VIRGINIA: Hello Mohit, thanks very much for the interview. Would you tell the readers a bit about how you ended up in such an offbeat, unconventional and fascinating career?
MOHIT: I originally came from a programming background. During my master’s program in computer science, I started taking some computer graphics classes, and I was hooked. After graduation I wanted to work at a company where I could utilize my computer graphics background to its fullest, and the film industry was the perfect choice because that industry was pushing the envelope of computer graphics at the time. Initially, I was thinking of doing visual effects or live action, but then I realized that I loved [full CG] animation because nothing in the image is outside of your control. You create every pixel of the image. You’re not bound to the physical realities of the world, either; you can stylize it as much as you want.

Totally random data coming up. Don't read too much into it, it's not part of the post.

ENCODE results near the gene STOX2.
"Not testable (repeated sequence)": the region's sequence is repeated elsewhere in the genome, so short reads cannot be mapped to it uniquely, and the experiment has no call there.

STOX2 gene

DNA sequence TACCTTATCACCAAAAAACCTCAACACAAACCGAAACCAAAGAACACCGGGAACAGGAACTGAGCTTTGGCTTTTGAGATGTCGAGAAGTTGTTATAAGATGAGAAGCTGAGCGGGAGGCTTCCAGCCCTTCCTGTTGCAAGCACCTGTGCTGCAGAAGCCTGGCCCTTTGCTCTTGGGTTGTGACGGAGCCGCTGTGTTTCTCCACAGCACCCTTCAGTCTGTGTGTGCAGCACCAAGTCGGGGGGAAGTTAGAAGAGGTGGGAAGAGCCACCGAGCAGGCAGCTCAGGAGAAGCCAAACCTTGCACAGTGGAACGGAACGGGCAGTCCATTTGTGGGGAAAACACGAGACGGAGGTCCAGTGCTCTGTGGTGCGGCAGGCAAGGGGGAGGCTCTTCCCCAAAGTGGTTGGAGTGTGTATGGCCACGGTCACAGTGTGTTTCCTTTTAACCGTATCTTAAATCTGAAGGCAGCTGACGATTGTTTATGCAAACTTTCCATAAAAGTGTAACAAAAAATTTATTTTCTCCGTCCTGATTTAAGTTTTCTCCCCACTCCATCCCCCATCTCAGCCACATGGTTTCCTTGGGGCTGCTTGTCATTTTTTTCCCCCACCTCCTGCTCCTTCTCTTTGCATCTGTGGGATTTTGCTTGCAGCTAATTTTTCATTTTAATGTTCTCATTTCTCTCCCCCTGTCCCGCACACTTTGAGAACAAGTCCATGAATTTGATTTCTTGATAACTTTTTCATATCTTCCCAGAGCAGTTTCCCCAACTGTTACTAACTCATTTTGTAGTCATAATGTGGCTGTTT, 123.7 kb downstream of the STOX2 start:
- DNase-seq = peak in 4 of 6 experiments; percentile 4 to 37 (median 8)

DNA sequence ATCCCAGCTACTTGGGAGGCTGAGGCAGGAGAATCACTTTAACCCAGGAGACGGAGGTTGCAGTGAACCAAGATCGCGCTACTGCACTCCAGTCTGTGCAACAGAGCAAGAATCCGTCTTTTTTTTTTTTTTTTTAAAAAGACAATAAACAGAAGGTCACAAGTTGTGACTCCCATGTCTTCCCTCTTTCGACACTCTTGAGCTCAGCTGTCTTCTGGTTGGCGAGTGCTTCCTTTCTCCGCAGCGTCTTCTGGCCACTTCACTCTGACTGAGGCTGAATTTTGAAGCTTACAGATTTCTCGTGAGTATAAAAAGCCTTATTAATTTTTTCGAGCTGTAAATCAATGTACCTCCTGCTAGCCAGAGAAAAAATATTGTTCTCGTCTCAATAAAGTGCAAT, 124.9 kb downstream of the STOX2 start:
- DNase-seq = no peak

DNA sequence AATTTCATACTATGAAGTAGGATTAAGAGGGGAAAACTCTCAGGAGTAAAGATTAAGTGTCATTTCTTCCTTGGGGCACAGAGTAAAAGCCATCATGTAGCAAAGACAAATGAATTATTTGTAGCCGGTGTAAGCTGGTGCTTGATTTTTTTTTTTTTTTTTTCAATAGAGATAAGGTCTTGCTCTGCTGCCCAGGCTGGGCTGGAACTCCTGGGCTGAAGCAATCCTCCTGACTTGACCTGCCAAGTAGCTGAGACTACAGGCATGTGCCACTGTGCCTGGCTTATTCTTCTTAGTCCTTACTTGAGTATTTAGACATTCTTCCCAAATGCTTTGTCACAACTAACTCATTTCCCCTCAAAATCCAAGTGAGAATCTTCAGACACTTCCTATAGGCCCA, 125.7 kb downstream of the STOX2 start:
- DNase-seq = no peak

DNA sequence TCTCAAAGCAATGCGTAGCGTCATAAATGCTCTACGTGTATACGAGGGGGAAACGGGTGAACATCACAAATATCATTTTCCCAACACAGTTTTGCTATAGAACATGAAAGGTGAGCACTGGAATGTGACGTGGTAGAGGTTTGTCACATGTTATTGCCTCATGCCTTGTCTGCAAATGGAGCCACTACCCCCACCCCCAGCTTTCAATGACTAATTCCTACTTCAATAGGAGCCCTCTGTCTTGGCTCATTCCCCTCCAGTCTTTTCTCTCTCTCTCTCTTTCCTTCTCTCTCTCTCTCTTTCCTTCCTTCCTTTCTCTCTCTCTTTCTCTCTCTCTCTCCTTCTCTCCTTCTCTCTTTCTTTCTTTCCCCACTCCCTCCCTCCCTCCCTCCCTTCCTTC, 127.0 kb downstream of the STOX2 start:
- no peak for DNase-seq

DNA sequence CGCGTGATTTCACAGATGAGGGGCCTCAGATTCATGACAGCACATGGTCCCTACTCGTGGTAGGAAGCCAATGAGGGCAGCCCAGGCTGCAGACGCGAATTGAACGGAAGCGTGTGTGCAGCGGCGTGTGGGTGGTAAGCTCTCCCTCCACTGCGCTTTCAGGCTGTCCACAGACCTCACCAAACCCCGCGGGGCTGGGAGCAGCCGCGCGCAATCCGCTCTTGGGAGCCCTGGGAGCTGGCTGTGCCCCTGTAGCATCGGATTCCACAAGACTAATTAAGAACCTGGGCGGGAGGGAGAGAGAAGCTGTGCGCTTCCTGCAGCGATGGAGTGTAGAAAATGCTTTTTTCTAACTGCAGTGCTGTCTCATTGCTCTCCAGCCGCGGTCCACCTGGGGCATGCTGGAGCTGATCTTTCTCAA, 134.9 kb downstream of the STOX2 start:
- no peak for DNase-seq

“I did my M.Sc. in computer science from BITS Pilani, and then went to the US to do a Masters from University of South Carolina – Columbia (Computer Science). That is where I fell in love with computer graphics. I was instantly hooked.”
About his ‘elaborate’ job profile, Mohit says, “I work closely with the directors and art directors to make sure the movie comes to life — it’s about enhancing the emotional journey that our characters are going through, with lighting.”
He worked on Frozen for two long years. “The ice and snow in the movie were a challenge. We had never done it to this extent before, so there was some R&D involved.”
VIRGINIA: Would you tell us a bit about your job at Disney?